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Q. Who is Mr. Smarty Plants?

A: There are those who suspect Wildflower Center volunteers are the culpable and capable culprits. Yet, others think staff members play some, albeit small, role. You can torture us with your plant questions, but we will never reveal the Green Guru's secret identity.

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Ask Mr. Smarty Plants

Ask Mr. Smarty Plants is a free service provided by the staff and volunteers at the Lady Bird Johnson Wildflower Center.

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Thursday - May 11, 2006

From: Milwaukee, WI
Region: Midwest
Topic: Shade Tolerant
Title: Native flowers and ground cover for damp, shady area in Wisconsin
Answered by: Nan Hampton

QUESTION:

I would like to plant some flowers and ground cover in the front of my yard near my home. This spot is usually damp and nearly always shaded. Any suggestions? Also I'm looking for blue flowering plants. Any suggestions? I currently reside in Wisconsin.

ANSWER:

Here are a few suggestions for plants for that will grow in moist soil and shade in your area and are commercially available:

Yellow marsh-marigold (Caltha palustris)
Closed bottle gentian (Gentiana andrewsii Griseb.)
Cardinal flower (Lobelia cardinalis)
Jacob's ladder (Polemonium occidentale)

I am not sure whether you are looking for blue flowers for the wet shaded area, or whether your blue flowers are for a different area with sun and drier soil. The Jacob's ladder above has flowers that are blue, and the following list contains blue flowers that require sun. Some prefer dry soil and some prefer wet. You can check out the Growing Conditions for each plant from the menu at the top of each page.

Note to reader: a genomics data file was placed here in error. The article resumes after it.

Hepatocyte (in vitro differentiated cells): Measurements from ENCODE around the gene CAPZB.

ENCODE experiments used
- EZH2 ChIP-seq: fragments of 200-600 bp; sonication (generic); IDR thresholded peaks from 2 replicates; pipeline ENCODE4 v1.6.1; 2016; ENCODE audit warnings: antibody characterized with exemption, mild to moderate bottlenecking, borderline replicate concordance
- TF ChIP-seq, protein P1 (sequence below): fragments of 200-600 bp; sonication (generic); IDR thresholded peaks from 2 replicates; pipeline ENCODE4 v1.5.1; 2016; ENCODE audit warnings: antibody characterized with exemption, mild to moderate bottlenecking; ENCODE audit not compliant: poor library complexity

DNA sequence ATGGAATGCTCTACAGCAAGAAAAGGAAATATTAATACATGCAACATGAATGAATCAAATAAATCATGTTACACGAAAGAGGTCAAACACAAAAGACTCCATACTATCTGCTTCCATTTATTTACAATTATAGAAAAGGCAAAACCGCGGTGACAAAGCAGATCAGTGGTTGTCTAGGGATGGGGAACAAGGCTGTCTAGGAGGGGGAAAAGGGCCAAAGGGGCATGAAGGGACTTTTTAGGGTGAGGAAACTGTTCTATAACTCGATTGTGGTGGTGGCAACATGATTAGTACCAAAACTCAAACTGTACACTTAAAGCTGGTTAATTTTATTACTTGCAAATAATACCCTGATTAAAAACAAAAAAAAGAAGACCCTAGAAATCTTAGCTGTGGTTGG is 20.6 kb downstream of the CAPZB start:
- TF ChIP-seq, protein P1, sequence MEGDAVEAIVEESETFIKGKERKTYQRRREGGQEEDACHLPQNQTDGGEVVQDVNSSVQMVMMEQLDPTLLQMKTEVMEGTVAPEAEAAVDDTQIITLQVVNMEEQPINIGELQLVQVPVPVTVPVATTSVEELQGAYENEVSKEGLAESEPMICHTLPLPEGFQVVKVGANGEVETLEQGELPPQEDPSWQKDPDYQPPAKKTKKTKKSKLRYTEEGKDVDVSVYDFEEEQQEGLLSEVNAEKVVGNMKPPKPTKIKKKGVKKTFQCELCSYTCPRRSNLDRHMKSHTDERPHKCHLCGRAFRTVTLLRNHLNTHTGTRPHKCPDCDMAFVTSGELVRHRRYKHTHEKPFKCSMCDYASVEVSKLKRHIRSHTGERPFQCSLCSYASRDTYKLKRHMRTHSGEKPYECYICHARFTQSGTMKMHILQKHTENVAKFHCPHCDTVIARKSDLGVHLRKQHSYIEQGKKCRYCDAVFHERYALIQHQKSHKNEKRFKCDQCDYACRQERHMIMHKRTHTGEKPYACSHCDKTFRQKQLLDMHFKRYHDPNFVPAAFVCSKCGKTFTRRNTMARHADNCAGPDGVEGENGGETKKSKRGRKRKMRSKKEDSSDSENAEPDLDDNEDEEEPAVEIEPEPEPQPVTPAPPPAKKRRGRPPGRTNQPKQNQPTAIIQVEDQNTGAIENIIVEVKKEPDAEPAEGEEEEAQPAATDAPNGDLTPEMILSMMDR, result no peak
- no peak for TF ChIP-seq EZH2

Great blue flag (Iris virginica)
Narrow-leaf blue-eyed- grass (Sisyrinchium angustifolium)
Sky-blue american aster (Symphyotrichum oolentangiense)
Blue larkspur (Delphinium carolinianum)

You can find more plants that fit your criteria by searching in the Native Plants Database. Choose Combination Search from the menu near the bottom of the page to select different criteria (e.g., Bloom Characteristics, Growing Conditions, etc.) for locating your plants. You can find sources for native plants in your area when you visit our National Suppliers Directory.
 

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